Featuring the author Thomas E. Hall, Professor of Economics, Miami University of Ohio; with comments by Jason Kuznicki, Research Fellow, Cato Institute; and Patrick McLaughlin, Mercatus Center, George Mason University; moderated by John Samples, Vice President and Publisher, Cato Institute.
In Bootleggers & Baptists: How Economic Forces and Moral Persuasion Interact to Shape Regulatory Politics, economists Bruce Yandle and Adam Smith explain how money and morality are often combined in politics to produce arbitrary regulations benefiting cronies, while constraining productive economic activities by the general public.
Featuring Julian Sanchez, Research Fellow, Cato Institute; David Rittgers, Legal Policy Analyst, Cato Institute; and Mike German, Senior Policy Counsel, American Civil Liberties Union; moderated by Brandon Arnold, Director of Government Affairs, Cato Institute.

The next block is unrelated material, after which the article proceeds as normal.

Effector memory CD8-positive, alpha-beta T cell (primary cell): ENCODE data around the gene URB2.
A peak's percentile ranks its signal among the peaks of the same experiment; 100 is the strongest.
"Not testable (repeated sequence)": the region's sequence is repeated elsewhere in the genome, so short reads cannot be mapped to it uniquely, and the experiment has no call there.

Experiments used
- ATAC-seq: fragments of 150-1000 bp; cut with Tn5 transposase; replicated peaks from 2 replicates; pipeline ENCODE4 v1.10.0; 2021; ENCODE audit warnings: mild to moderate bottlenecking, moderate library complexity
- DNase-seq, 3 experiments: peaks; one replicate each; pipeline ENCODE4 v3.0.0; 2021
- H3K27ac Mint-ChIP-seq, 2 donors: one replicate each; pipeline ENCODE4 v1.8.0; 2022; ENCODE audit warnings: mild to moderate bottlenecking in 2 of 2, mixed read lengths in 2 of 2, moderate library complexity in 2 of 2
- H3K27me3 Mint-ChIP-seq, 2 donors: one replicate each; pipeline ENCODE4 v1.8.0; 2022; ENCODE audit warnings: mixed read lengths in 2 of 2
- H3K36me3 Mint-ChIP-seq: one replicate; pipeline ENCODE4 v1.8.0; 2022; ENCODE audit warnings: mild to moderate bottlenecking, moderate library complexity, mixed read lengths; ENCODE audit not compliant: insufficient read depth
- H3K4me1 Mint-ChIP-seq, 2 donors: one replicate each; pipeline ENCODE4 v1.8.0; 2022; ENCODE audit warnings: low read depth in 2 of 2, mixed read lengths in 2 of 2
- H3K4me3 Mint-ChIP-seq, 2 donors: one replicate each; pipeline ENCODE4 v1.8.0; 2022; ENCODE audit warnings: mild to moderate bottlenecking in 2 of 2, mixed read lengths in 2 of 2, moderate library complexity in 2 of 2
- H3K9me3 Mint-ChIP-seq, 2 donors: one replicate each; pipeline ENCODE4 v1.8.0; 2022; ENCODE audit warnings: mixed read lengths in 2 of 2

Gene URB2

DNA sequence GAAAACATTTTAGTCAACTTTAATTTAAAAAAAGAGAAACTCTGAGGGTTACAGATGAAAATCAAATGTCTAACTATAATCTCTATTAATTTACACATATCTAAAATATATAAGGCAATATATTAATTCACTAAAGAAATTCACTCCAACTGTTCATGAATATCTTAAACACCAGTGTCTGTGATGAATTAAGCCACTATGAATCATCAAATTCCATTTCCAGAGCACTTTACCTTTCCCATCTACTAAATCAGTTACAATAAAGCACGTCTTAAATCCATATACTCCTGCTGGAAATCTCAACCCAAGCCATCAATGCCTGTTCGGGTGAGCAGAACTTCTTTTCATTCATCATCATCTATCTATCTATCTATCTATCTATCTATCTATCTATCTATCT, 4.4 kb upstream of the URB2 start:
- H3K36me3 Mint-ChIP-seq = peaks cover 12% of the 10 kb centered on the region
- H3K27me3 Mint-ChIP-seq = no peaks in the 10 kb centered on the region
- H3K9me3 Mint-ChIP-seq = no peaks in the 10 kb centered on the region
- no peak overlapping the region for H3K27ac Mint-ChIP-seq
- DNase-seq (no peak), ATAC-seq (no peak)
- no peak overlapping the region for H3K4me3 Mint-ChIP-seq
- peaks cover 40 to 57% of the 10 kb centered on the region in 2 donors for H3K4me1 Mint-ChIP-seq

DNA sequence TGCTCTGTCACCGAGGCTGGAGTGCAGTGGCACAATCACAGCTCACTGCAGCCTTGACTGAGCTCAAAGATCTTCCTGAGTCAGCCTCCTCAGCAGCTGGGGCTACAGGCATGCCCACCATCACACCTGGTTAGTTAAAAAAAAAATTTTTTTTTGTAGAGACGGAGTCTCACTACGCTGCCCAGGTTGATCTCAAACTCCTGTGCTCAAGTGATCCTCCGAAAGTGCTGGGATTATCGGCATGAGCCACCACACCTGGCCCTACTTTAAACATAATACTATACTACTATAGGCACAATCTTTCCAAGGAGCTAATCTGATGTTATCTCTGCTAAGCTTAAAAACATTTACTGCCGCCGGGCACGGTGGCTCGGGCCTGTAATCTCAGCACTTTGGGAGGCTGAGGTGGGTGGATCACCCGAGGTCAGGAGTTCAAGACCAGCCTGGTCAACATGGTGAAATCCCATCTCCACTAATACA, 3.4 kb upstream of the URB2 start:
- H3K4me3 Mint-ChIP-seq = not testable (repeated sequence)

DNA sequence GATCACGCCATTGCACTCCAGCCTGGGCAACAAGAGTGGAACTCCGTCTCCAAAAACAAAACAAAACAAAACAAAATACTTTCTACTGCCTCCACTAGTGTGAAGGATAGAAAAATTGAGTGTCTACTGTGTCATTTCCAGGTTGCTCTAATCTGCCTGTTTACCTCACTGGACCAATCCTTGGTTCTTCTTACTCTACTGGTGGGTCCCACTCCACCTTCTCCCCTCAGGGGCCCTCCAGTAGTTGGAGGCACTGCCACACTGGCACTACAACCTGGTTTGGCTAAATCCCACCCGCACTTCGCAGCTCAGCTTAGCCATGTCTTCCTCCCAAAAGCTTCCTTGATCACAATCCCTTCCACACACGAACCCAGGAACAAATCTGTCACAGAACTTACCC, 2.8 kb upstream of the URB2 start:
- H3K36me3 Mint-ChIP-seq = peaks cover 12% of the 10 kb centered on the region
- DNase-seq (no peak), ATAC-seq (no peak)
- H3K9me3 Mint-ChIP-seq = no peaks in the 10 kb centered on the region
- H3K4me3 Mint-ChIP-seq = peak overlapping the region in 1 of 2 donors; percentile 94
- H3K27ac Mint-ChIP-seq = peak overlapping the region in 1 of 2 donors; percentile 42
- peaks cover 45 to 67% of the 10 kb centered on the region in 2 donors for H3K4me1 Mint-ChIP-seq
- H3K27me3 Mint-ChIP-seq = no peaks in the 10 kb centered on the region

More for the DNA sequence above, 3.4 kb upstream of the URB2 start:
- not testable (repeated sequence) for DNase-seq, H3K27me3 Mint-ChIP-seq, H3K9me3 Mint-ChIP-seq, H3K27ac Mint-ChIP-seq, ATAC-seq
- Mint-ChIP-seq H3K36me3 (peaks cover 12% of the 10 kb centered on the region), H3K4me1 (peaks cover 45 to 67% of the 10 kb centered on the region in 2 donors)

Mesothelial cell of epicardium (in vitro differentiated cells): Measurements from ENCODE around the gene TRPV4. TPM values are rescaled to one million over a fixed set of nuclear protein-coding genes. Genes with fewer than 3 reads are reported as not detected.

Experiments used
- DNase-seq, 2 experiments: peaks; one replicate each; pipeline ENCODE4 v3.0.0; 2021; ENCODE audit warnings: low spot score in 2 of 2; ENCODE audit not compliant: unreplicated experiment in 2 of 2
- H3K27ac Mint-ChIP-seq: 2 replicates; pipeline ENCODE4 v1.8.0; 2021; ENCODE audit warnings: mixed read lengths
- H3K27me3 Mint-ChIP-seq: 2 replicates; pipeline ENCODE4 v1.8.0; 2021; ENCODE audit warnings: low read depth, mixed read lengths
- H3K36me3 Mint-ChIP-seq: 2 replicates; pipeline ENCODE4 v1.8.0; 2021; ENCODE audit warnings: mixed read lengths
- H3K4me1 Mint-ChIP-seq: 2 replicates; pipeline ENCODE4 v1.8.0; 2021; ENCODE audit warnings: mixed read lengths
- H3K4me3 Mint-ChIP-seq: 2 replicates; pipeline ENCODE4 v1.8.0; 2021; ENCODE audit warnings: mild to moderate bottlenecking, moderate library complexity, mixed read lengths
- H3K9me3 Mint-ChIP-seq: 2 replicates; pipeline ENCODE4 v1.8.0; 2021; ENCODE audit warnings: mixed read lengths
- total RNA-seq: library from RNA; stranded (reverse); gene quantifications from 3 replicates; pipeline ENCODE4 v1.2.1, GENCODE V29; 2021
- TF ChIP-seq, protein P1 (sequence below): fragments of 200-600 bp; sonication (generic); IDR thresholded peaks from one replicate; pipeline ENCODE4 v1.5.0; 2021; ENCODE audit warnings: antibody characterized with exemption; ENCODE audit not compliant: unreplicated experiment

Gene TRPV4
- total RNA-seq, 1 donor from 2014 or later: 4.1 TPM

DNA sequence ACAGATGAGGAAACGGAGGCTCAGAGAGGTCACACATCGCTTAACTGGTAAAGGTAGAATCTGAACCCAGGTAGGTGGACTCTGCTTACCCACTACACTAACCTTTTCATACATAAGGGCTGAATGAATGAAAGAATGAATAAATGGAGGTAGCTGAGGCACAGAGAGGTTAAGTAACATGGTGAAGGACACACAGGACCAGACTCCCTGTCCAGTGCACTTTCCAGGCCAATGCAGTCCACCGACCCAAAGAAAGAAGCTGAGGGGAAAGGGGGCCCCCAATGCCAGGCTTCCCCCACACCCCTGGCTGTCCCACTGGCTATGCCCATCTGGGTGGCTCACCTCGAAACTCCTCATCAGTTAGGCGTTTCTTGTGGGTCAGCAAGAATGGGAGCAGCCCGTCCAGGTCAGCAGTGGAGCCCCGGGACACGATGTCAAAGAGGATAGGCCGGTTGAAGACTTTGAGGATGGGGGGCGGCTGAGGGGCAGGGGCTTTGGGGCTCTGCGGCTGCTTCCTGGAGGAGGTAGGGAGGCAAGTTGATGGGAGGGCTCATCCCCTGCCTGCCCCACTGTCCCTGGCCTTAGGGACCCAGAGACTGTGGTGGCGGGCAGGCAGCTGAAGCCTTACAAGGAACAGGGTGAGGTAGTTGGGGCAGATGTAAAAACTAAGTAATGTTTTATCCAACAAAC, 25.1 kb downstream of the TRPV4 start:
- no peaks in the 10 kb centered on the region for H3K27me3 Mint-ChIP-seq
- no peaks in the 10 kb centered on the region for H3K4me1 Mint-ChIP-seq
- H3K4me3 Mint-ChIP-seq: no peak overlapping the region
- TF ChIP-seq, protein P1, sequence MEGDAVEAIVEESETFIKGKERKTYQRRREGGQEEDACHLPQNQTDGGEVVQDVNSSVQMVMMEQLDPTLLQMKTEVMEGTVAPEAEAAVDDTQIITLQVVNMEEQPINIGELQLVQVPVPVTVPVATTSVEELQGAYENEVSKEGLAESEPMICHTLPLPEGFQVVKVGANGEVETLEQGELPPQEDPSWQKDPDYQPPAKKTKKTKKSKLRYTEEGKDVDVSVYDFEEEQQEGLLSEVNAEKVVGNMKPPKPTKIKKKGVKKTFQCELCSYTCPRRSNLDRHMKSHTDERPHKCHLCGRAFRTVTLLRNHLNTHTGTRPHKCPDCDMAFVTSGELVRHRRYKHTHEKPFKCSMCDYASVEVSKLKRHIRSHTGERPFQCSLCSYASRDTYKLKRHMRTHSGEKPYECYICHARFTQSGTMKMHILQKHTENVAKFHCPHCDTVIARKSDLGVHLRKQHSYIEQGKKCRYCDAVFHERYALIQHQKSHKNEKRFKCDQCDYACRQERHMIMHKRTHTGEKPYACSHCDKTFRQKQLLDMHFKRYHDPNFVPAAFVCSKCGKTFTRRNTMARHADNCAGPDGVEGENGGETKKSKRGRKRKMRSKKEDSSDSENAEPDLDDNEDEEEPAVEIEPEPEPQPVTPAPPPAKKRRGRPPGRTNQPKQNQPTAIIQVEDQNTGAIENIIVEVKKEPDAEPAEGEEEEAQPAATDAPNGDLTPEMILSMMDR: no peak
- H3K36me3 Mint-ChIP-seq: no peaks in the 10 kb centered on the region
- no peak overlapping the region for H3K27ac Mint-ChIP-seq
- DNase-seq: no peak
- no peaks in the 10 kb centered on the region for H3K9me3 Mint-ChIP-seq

In the panicked aftermath of the September 11 attacks, Congress moved with dizzying haste to enact the USA Patriot Act, a sprawling overhaul of American intelligence law. Nearly a decade later, three important counter-terror surveillance powers are up for renewal, giving lawmakers an opportunity to review their work. The three expiring powers — “lone wolf” surveillance authority, roving intelligence wiretaps, and orders for the production of “tangible things” — as well as the FBI’s controversial power to issue National Security Letters — are analyzed in a new Cato study, which argues that it is possible to strengthen the safeguards that protect the constitutional liberties of American citizens while preserving the tools investigators need to detect and apprehend terrorists. Cato scholars Julian Sanchez and David Rittgers, joined by former FBI agent and ACLU policy analyst Michael German, will survey what we’ve learned from a decade of the Patriot Act and offer concrete proposals for reform.